Monday, September 12, 2005

What tourism means to me?

Tourism, to me, is not only about visiting places. It also means knowledge. Knowledge of the unknown. Knowledge of cultures. Knowledge of habits. Knowledge which break myths. Knowledge that doesn’t let perceptions to cloud our vision.

To me, tourism means acceptance. Acceptance that happens through greater mobility between states, countries, races, civilizations and continents. Accepting people as they are and not as they seem to be or as what we read in books. Accepting societies as they have evolved over the years and not as we would like them to evolve.

And acceptance means peace. When you accept things, people or civilizations as they are, the chances of conflict become rare. And at this point of our history, both on the domestic front and internationally, acceptance is a much-needed virtue. Acceptance is the key to a future sans 9/11s or tube blasts.

Tourism, to me, is not only about witnessing historical monuments. It is also about experiencing history. History which can teach us more than a thing or two about how to make our future better. History that can inspire us to rewrite history itself.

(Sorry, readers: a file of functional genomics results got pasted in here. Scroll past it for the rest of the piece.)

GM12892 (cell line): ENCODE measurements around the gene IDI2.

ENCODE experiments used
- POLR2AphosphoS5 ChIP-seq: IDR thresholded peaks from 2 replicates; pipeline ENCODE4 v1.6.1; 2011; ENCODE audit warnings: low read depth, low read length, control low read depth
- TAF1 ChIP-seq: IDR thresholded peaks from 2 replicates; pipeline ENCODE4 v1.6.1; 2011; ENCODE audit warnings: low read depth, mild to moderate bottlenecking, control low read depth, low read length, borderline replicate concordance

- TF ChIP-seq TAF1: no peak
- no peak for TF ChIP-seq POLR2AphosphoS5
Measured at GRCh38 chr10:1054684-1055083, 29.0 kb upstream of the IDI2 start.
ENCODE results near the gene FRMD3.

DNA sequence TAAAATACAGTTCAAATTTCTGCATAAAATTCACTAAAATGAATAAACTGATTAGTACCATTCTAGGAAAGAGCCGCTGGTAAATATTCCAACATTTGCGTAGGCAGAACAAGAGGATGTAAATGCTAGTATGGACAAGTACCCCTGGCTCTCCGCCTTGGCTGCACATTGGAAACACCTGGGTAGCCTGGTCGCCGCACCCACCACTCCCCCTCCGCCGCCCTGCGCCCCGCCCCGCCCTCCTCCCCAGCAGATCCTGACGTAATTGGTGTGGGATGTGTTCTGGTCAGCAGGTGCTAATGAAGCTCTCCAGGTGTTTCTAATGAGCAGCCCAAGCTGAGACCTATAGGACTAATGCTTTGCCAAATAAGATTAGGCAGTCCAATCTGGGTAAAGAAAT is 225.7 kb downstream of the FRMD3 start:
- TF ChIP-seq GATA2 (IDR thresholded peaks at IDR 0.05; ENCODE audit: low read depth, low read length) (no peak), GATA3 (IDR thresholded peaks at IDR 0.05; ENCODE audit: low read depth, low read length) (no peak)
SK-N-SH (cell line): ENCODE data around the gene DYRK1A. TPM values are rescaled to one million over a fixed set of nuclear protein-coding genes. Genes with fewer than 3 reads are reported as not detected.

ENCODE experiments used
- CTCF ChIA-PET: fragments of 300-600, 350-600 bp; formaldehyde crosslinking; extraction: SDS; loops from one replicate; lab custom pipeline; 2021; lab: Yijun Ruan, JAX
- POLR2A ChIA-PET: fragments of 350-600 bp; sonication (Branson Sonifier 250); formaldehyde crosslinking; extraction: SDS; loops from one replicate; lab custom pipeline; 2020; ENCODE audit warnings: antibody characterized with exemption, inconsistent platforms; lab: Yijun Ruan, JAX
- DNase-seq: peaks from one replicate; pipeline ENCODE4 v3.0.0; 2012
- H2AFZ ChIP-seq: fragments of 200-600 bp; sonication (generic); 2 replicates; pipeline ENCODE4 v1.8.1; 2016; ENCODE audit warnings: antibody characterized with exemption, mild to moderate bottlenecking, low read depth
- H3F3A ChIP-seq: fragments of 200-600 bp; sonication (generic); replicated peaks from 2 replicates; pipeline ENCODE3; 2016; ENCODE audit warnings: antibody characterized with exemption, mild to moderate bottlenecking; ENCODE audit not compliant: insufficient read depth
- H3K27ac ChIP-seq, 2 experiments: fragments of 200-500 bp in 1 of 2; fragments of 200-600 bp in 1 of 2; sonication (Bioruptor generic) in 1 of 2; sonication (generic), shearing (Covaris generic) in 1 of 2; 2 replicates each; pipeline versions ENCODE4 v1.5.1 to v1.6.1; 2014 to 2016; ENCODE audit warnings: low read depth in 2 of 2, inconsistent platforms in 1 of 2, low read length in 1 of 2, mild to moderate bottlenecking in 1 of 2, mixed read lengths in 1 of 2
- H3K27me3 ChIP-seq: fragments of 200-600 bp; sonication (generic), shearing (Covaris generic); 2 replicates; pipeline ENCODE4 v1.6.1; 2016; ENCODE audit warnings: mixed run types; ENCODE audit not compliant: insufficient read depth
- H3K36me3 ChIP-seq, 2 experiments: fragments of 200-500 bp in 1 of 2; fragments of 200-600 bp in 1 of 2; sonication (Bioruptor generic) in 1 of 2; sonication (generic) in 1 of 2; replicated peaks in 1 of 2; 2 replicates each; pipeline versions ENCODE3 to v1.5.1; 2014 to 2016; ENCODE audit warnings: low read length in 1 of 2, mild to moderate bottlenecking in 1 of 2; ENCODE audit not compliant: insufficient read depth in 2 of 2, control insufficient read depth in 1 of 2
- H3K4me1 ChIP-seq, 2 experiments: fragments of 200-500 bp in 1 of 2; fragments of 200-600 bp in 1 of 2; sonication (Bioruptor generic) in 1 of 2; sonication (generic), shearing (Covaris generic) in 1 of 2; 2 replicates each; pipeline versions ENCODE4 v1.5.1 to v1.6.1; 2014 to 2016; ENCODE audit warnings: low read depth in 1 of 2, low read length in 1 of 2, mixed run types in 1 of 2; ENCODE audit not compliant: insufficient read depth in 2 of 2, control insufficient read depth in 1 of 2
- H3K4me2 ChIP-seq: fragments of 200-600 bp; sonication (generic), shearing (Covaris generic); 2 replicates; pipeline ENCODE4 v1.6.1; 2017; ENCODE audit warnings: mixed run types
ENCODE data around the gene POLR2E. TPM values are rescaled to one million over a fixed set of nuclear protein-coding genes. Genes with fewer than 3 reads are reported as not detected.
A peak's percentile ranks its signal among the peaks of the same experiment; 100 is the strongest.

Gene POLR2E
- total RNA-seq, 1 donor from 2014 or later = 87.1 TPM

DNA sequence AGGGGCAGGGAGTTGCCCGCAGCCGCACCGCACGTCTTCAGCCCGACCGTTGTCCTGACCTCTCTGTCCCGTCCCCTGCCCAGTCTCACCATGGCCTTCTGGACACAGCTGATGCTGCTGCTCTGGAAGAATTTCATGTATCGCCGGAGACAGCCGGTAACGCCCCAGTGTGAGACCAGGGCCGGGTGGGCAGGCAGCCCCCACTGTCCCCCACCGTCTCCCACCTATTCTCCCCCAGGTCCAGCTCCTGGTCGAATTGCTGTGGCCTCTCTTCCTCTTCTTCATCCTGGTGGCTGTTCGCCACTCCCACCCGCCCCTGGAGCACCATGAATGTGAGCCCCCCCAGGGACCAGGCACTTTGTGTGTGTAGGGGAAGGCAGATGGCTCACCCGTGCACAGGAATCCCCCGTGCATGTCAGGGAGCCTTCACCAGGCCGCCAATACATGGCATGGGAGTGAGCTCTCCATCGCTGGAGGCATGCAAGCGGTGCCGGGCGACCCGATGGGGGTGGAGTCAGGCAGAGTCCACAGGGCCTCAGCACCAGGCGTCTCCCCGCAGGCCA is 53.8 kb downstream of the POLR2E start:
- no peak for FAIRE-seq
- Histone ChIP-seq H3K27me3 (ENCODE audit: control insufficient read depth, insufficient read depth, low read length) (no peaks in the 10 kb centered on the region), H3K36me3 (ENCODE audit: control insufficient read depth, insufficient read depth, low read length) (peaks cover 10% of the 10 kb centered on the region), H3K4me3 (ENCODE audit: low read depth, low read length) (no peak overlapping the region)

Standing amidst the remnants of Golconda fort does remind me of the opulence of the Qutub Shahi kings but more than that it reminds me of strife, of struggle, of victory, of blood and of sweat. It also reminds me that nothing is impossible if a person has the will to attain it. And that’s what Aurangzeb did. Even after repeated failed attempts to win the fort, he kept trying till his faith cracked the rock-solid walls of the fort.

Tourism is about human aspiration. The aspiration to climb the highest mountain; cross the largest ocean; touch the cloud or even seeing the shadow of a tree from a plane. Adventure tourism is not only about stretching one’s limit but also knowing the unlimited and the unexplored.

Tourism is about exploring one’s inner self. Father of the Nation Mahtama Gandhi got his purpose of life when he travelled the length and breadth of the country. Since time immemorial, scores of people have come to India from abroad and have experienced the life beyond life. And some like Mother Teresa have even attained immortality.

The transition of King Ashoka is not just a flash in the pan. There are Ashokas in every century. It just that not every person that gets a new view towards life through a journey has a royal lineage. Even a Richard Gere or a Steve Waugh have had their share of journeys to India resulting in fighting for a social cause or adopting a spiritual path.

For me, tourism is life. It is just like any other Ism. It’s a doctrine based on fairly well-worked-out principles and it is part of a broader theory or system. That broader theory is peace. That broader objective is acceptance. That broader picture is knowledge.

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